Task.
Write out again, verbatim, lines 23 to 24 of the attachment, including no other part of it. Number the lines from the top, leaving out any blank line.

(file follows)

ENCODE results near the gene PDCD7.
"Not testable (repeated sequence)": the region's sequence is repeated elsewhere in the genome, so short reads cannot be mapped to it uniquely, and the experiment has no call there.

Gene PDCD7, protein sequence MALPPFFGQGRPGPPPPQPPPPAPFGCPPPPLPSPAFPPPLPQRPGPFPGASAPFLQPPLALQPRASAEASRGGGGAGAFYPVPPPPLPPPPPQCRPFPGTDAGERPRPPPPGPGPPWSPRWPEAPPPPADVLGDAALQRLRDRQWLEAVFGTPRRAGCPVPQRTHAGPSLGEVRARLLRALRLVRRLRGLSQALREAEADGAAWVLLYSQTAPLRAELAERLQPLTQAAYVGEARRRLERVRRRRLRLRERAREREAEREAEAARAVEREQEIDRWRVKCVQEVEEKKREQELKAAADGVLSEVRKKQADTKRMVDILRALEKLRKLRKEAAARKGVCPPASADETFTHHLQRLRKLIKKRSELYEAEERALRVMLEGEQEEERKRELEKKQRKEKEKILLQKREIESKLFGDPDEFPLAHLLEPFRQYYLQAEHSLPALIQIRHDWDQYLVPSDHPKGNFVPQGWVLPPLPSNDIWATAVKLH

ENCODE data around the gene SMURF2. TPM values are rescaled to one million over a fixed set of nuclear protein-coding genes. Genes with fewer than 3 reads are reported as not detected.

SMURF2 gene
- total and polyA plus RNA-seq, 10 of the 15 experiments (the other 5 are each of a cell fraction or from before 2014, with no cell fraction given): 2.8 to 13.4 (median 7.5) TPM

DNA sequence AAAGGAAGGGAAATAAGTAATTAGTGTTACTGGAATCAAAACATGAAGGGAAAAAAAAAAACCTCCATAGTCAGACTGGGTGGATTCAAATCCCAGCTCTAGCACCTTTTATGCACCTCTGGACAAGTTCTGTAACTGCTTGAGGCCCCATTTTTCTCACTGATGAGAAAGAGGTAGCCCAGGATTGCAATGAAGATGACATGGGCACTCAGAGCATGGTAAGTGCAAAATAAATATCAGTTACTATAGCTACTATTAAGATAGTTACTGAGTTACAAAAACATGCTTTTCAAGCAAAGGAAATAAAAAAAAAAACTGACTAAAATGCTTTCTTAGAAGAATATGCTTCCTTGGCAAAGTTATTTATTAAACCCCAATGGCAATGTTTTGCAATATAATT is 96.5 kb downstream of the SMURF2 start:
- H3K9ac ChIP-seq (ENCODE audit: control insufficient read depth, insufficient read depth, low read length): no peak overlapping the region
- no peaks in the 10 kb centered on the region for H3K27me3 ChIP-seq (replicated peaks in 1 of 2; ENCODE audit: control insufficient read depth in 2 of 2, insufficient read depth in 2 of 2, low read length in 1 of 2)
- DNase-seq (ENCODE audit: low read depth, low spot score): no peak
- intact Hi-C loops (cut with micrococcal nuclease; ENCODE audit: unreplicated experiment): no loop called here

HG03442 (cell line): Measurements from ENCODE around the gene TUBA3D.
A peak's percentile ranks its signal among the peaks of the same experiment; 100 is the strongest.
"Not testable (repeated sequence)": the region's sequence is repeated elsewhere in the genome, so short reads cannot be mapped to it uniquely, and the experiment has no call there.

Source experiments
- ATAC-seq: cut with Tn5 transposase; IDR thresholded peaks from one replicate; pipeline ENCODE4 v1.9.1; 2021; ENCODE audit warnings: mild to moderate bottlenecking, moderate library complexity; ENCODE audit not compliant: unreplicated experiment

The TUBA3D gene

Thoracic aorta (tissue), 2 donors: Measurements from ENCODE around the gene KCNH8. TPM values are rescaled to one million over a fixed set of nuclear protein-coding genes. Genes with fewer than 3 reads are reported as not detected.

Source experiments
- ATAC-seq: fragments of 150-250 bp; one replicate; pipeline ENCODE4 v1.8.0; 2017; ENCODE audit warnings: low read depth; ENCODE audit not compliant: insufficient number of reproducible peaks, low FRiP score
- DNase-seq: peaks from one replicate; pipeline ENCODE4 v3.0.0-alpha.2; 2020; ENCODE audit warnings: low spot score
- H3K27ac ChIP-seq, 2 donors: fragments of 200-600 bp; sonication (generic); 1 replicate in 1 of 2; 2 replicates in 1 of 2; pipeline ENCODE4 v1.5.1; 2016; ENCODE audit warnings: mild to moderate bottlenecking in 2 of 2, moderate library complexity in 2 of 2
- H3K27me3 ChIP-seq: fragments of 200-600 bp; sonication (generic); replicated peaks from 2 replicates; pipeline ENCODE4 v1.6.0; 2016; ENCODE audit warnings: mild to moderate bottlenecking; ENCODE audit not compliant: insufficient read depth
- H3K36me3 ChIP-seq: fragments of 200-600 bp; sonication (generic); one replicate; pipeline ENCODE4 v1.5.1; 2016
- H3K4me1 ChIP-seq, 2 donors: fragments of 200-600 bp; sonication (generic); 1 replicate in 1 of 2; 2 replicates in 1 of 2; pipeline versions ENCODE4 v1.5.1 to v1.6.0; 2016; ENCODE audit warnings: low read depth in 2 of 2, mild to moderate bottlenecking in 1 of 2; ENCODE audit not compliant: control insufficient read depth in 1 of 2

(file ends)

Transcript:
- H3K27me3 ChIP-seq: fragments of 200-600 bp; sonication (generic); replicated peaks from 2 replicates; pipeline ENCODE4 v1.6.0; 2016; ENCODE audit warnings: mild to moderate bottlenecking; ENCODE audit not compliant: insufficient read depth
- H3K36me3 ChIP-seq: fragments of 200-600 bp; sonication (generic); one replicate; pipeline ENCODE4 v1.5.1; 2016